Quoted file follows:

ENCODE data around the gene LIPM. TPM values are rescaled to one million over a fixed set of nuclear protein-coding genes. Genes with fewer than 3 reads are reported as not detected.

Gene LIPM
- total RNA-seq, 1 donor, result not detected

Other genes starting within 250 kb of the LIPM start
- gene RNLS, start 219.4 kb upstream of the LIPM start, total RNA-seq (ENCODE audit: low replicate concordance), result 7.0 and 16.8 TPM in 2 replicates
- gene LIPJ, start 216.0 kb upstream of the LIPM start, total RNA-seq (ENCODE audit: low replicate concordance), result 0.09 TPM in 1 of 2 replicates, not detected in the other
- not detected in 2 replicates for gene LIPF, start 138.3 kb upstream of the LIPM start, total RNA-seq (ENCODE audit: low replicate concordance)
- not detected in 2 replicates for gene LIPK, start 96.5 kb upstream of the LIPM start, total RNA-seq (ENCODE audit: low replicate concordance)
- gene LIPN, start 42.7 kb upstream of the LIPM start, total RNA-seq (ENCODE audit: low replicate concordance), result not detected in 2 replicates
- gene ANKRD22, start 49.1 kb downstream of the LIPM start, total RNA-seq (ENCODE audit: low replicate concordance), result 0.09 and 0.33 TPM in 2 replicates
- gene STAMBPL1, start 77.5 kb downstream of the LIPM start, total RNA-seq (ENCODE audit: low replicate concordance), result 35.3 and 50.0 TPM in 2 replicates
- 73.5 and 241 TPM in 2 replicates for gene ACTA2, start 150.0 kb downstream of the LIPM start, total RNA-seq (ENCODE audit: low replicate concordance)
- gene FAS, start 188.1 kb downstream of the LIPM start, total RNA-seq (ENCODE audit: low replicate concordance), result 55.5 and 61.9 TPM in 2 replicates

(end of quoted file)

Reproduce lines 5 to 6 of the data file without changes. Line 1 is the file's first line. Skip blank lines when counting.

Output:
- gene RNLS, start 219.4 kb upstream of the LIPM start, total RNA-seq (ENCODE audit: low replicate concordance), result 7.0 and 16.8 TPM in 2 replicates
- gene LIPJ, start 216.0 kb upstream of the LIPM start, total RNA-seq (ENCODE audit: low replicate concordance), result 0.09 TPM in 1 of 2 replicates, not detected in the other